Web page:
Approximately 600 people gathered here over the weekend to mark the anniversary of a Latvian Nazi SS unit.
In addition, the Latvian National Soldiers Association commemorated Saturday with more than 100 people at a military cemetery outside of Riga.
The group had cancelled its annual march through the city to commemorate the SS unit, saying an international controversy could harm Latvia’s bid for NATO membership.
Instead, the association assembled at a military cemetery in Lestene, where the legionnaires are buried, about 75 miles outside Riga.
Last week, Latvians bickered over how this tiny Baltic nation should handle the sensitive date that one local newspaper called “a hot potato.”
In 1988, Latvia officially declared March 16 as the day of Latvian soldiers. The holiday commemorates March 16, 1943, when the Latvian legionnaires unit was established.
The partially volunteer unit fought alongside the Nazis, hoping to drive out the Soviet occupiers. More than 50,000 of the 140,000 Latvian legionnaires died in the losing cause.
Efraim Zuroff, director of Simon Wiesenthal Center’s office in Jerusalem, says the Latvian legionnaires were not a murder squad, but many members voluntarily participated in the murder of more than 30,000 Jews in 1941 and 1942 under Arajs, a Latvian Nazi security police squad.
Zuroff, long a student of Holocaust history in the Baltics, is outraged that the soldiers association halted its annual march due to fears of the fallout from NATO, rather than out of good will.
“They don’t get it,” Zuroff said. “They never reached the obvious and logical conclusion that people who fought alongside Hitler should not be proud of themselves. We praise the decision of the City Council but, to be perfectly honest, a lot of work has to be done in Latvia about World War II lessons and the horrors of Nazism. Many of them were no Righteous Gentiles.”
Although they joined the Nazi effort out of resentment at the Soviets — who occupied Latvia in 1940 — “they knew who the Nazis were” since more than 30,000 Jews already had been murdered, Zuroff said.
“The fascist spirit was quite strong in Latvia,” Zuroff said. “If you get into bed with Nazis, you are supporting them.”
Latvians were “willing to give their lives so Nazi Germany would win World War II,” he said.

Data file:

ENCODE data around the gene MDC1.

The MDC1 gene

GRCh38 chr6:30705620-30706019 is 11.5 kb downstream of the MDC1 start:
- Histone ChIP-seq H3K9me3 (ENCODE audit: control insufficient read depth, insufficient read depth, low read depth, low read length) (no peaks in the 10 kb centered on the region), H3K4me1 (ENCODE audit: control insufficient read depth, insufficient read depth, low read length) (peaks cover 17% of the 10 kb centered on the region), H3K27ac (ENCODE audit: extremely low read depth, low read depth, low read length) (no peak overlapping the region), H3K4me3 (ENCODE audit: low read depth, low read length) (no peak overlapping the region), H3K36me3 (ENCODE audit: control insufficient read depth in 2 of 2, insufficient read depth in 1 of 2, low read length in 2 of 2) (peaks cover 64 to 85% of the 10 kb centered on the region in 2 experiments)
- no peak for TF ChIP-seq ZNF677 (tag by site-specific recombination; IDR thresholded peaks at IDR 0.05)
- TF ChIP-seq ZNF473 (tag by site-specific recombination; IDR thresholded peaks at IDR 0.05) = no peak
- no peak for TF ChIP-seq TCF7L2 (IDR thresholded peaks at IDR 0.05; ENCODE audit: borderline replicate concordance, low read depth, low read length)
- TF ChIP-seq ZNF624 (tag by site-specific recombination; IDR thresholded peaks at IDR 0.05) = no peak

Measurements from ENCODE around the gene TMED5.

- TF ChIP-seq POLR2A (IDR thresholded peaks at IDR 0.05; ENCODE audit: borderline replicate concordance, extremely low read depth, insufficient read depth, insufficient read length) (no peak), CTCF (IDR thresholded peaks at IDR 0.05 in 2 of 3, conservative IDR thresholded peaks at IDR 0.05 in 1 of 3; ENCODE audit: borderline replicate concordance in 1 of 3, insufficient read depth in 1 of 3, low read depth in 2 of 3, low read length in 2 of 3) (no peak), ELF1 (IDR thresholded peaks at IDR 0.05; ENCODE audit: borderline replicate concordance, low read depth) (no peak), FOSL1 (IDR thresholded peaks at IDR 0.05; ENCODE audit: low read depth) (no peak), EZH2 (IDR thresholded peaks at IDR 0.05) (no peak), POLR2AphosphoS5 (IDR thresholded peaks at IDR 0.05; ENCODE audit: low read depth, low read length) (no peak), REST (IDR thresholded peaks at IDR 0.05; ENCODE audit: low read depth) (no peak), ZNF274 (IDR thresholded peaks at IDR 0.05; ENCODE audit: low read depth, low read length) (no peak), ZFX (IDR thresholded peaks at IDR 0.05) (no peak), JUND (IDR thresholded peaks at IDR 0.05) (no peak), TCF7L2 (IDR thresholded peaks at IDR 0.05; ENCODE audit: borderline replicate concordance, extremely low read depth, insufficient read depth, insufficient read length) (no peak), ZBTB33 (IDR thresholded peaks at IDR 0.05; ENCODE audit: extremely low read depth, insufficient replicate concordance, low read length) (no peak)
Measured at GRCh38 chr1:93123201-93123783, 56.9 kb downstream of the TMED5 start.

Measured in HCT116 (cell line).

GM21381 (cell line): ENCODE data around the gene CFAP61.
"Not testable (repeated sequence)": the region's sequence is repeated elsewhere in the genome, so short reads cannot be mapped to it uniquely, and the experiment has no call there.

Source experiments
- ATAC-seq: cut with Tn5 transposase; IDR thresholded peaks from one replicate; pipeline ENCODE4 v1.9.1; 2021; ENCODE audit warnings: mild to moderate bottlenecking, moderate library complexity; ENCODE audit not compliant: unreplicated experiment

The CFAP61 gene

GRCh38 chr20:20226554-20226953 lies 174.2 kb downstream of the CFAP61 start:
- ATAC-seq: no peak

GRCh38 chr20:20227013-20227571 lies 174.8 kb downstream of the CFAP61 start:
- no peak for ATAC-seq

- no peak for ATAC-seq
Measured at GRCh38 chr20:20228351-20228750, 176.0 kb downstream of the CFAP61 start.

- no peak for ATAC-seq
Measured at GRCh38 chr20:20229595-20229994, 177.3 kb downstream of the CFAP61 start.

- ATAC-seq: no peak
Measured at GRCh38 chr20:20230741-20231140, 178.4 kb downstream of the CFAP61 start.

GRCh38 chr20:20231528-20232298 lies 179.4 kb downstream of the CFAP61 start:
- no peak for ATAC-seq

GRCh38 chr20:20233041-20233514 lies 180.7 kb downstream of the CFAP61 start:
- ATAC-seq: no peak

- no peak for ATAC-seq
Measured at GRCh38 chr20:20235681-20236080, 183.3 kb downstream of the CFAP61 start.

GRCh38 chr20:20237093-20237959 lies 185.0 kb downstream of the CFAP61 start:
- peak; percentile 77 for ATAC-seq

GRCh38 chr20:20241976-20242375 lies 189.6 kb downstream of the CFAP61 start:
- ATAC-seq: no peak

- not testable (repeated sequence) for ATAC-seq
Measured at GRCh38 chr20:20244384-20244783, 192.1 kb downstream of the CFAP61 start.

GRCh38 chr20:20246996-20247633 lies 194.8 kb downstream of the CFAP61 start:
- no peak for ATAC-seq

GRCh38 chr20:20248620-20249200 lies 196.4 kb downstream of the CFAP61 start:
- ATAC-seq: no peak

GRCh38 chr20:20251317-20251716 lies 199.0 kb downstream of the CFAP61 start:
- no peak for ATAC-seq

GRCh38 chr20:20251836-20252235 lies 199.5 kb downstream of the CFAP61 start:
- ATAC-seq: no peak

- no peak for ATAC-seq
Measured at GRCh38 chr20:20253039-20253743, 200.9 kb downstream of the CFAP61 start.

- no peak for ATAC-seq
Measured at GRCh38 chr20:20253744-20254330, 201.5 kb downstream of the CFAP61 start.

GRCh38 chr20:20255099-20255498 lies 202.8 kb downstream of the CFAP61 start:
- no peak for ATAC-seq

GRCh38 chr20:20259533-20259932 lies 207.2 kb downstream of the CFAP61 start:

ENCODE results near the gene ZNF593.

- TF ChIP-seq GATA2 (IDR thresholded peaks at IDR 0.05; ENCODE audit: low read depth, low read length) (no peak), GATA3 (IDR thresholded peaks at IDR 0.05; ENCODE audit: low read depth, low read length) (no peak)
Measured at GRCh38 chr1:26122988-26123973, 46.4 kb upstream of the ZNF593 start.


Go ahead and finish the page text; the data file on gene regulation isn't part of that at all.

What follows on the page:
Nikolajs Romanovskis, chairman of the soldiers association, said Latvians who resisted the Nazi draft either were sentenced to death or deported to concentration camps.
“Mr. Zuroff has gone too far,” Romanovskis said. “He has no right whatsoever to tell Latvians how they should appraise World War II,” and “how we mark it is nobody’s business.”
In Riga, the crowd consisted mostly of youth and middle-aged nationalists who sought to honor their fallen compatriots.
Several radical youth organizations staged a procession at the Freedom Monument and placed flowers at the site, a traditional venue for Latvian ceremonies. They sang the Latvian anthem and other patriotic songs, while some displayed posters reading, “Be Saluted Legionnaires.”
Fatherland and Freedom Party leader Aigars Kimenis said Latvians should not be ashamed of the legionnaires, whom he called “an honor to the people.”
Police patrolled the streets, but reported no major incidents.
Last week the Riga city council revoked the permission it had granted to two radical organizations to gather officially. The city council reversed its decision after the its security commission raised concerns of public order.
Janis Silis, president of Klubs 415, told Latvian TV that the legion was formed as a response to Soviet repression.
Latvian Parliament member Yacov Pliner, who is Jewish, said, “Those who were called up into the legion were unhappy people and it is their tragedy, but those who entered the legion voluntarily are criminals.”
Zuroff caused a stir here earlier last week when he said: “It is high time that Latvians fully internalize the fact that fighting on behalf of Hitler and Nazi Germany during World War II was the moral equivalent of supporting Osama bin Laden and his Al Qaida terrorist network. The Latvian SS Legion should not be glorified, nor should its members be considered Latvian heroes.”
Romanovskis called Zuroff’s remark “a continuation of 50 years of Soviet propaganda.
“Let them solve their problems with the Palestinians and then mind the business of others,” he said.
Latvian President Vaira Vike-Freiberga refused to comment on the issue. The Latvian Ministry of Foreign affairs released a statement calling Zuroff’s comments “odd.”
March 16 also represents a sore spot for Latvia’s ethnic Russians, who comprise about one-third of the population. Tensions between the two communities run high, and the bickering has fueled a media war between Latvian and Russian-language newspapers.
“Procession On March 16: Provocation Or Stupidity?” asked one headline in the Russian-language press.
The Archive of the Jewish Telegraphic Agency includes articles published from 1923 to 2008. Archive stories reflect the journalistic standards and practices of the time they were published.